Archive for Icterid (blackbird)

Red-winged Blackbird male 3/12/18

Everyone has their surefire harbingers of spring, Red-wing Blackbirds singing konk-a-ree are mine.


Baltimore Oriole male 5/19/17

As colorful as they are, Orioles belong to the blackbird family Icteridae, which also includes grackles, bobolinks, oropendolas, and caciques. For a time it was thought that Bullocks and Baltimore Orioles were the same species and were together renamed the Northern Oriole, but later it was discovered they didn’t hybridize as much as was previously thought, and the earlier nomenclature was reinstated. When Baltimore Orioles first return in the spring they are still on a winter diet of fruits and nectar, and will come to feeding stations providing oranges and jellies, but then soon switch to a diet of insects and invertebrates.


Baltimore Oriole female 5/18/16


It’s strange how many birders only post photos of the more colorful adult male birds. Several flutey Baltimore males have been around for over a week now and for sure their rich orange coat is brilliant, but ain’t she purdy? She’s a little flutey herself though in a soft-talking way, and she chatters softly too. I’m seeing more Balties this year than in many a year, and not sure what’s up with that, maybe just lucky. This female seems to be one of a pair I hear more than see, high up in a nearby maple. She’ll weave a remarkable bag-like hanging nest out of long fibers, often recycled from previous nests. Look at that blackbird bill! They like parkland—scattered trees with open spaces and they’re no strangers to residential and rural neighborhoods, but you won’t find them in a thick forest, except maybe along the edge of it.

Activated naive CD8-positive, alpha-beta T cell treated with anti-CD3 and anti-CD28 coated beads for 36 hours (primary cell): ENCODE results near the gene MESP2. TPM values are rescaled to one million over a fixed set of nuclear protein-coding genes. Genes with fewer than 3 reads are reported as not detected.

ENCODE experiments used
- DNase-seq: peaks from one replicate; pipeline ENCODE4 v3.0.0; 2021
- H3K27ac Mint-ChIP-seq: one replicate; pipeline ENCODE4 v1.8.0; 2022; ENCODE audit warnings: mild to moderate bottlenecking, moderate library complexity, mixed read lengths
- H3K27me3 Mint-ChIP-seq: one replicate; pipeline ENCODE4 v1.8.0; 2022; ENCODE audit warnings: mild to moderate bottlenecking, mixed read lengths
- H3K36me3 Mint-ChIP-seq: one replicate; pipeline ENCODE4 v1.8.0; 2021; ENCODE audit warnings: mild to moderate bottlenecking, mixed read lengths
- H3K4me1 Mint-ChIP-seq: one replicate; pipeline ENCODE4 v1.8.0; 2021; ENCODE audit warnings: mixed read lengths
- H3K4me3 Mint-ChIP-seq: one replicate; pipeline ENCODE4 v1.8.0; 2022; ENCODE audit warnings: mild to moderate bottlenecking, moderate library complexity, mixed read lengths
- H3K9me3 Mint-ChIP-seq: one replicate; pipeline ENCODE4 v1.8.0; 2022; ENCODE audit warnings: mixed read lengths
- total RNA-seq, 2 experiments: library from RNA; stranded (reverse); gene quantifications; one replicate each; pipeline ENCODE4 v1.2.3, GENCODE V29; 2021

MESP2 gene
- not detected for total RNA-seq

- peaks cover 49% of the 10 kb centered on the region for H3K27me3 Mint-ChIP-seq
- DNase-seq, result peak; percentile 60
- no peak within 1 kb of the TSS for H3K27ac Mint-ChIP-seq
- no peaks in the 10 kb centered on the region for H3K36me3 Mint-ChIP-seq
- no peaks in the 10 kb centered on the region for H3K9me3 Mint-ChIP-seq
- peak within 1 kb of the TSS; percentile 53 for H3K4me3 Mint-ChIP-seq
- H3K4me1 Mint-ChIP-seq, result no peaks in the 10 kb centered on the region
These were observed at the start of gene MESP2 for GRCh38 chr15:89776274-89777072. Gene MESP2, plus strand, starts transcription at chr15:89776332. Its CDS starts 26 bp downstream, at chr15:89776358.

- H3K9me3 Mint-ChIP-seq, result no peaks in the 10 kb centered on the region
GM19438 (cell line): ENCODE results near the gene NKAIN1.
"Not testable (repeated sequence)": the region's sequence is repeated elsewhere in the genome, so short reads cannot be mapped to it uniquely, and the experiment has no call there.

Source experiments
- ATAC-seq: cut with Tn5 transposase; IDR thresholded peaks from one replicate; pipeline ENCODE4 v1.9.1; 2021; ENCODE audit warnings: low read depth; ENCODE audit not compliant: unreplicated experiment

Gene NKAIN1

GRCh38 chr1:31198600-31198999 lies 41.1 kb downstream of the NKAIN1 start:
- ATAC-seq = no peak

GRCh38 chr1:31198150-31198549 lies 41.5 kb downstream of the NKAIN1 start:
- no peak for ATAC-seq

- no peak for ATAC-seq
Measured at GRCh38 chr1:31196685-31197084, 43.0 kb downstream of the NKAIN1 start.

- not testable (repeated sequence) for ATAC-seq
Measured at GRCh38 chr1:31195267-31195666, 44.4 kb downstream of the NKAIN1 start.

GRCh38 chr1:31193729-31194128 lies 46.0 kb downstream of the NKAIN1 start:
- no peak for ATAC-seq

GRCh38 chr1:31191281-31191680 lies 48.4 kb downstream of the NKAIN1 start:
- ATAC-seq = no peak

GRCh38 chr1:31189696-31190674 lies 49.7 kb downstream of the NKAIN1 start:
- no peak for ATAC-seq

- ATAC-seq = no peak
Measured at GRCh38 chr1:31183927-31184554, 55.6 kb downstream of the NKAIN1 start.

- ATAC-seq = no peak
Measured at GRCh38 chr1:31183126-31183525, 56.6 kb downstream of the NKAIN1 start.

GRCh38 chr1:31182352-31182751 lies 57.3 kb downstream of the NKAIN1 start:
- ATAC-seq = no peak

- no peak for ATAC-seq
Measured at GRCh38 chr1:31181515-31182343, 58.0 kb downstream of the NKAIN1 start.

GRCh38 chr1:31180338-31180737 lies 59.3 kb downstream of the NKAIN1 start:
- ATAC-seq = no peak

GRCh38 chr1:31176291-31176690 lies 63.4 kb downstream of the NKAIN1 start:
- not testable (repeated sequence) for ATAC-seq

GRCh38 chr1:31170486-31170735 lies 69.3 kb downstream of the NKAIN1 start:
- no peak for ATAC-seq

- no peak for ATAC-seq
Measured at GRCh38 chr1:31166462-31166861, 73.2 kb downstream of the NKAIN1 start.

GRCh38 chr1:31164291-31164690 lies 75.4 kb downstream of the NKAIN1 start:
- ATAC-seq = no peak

Orchard Oriole male 5/11/16


While Baltimore Orioles are bigger and brighter, Orchard Orioles are less commonly seen. They aren’t exactly rare, just don’t stand out as much as their more brilliant cousins. Unless you look carefully you may easily mistake the male for an American Robin with that dark head and rusty red underside. Females are similarly sized but a dull yellow all over with darker wings and tail. In this same tree and at the same time was a similarly sized yellowish bird I first took for a female, but once I had it in my sights it had black around the bill and throat meaning it was a first-year (immature) male. Orchard Orioles only have one brood early on and once that brood has fledged, the parents don’t stick around until fall but immediately migrate back to Central America—another reason they’re not often spotted. All orioles are blackbirds, belonging to the Icteridae family.


Red-winged Blackbird male 4/20/16


The salt marshes here are freshening with life, and other arrivals like Turkey Vultures, Killdeer, and Grackles have also made their appearance. Male Red-wings arrive on their territories ahead of the females which are just showing up now. This one was displaying and chasing other males for the prime perches behind the beach at Seapoint, hunching his back and throwing out his shoulders and scarlet epaulets while calling a lusty Konk-a-reeeee!


Common Grackle 5/25/15



Red-winged Blackbird male 12/15/14


It’s not all that unusual to come across Red-winged Blackbirds during the winter in northern New England—just a little farther south and in most of the country they are year round birds. In winter their diet shifts from insects to weed seeds, so you’re more likely to spot them foraging on the ground in flocks with starlings and other blackbirds, but they’ll also show up at bird feeders, especially after snowfalls. In winter the bright red epaulettes of adult males, like the one above, are worn and barely evident, but soon after the new year he’ll get a fresh suit in time for spring courting.


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